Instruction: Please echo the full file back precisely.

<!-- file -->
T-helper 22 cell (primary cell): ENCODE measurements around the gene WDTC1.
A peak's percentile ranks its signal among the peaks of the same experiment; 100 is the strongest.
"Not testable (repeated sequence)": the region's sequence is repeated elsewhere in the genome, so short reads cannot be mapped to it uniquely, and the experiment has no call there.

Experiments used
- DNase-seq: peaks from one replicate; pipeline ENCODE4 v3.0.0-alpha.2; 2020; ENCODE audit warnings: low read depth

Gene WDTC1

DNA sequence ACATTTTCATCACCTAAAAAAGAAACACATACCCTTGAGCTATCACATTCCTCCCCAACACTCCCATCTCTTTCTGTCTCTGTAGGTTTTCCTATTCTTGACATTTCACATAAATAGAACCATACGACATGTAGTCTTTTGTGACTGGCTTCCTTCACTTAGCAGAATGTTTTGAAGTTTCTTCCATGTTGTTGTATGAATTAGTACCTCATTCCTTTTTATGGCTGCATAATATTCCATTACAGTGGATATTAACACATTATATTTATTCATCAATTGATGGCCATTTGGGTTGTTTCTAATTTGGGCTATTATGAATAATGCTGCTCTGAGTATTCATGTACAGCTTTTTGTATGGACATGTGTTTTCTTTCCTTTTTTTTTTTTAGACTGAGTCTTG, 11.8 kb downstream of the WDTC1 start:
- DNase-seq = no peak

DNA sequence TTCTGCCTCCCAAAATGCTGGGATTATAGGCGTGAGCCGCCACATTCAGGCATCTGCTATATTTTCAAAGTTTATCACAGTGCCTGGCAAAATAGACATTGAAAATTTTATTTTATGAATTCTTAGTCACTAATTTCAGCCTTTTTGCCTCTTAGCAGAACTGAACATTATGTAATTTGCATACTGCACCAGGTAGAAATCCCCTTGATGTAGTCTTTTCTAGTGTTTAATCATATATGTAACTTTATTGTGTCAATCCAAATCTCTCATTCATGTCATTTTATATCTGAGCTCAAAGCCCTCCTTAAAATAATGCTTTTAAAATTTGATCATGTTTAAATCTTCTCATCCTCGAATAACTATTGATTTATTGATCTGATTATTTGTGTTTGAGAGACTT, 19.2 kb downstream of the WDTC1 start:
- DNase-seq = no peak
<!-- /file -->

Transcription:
T-helper 22 cell (primary cell): ENCODE measurements around the gene WDTC1.
A peak's percentile ranks its signal among the peaks of the same experiment; 100 is the strongest.
"Not testable (repeated sequence)": the region's sequence is repeated elsewhere in the genome, so short reads cannot be mapped to it uniquely, and the experiment has no call there.

Experiments used
- DNase-seq: peaks from one replicate; pipeline ENCODE4 v3.0.0-alpha.2; 2020; ENCODE audit warnings: low read depth

Gene WDTC1

DNA sequence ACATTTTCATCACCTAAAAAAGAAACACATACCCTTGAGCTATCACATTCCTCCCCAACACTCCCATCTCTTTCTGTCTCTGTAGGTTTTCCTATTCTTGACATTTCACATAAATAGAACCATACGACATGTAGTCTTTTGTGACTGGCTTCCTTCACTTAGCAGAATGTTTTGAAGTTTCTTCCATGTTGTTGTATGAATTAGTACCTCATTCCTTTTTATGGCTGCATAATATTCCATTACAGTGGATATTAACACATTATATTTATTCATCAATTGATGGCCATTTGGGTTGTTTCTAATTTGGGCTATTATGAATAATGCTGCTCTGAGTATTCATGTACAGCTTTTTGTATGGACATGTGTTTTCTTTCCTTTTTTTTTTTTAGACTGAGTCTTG, 11.8 kb downstream of the WDTC1 start:
- DNase-seq = no peak

DNA sequence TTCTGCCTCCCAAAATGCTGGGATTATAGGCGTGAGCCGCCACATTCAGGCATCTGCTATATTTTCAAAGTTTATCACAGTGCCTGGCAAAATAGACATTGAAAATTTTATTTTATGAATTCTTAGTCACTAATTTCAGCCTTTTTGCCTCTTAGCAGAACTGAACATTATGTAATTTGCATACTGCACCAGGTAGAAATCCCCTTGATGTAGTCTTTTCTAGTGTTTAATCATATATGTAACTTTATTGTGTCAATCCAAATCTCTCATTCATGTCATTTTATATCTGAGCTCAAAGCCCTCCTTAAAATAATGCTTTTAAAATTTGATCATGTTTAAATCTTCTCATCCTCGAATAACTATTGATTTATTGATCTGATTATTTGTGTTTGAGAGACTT, 19.2 kb downstream of the WDTC1 start:
- DNase-seq = no peak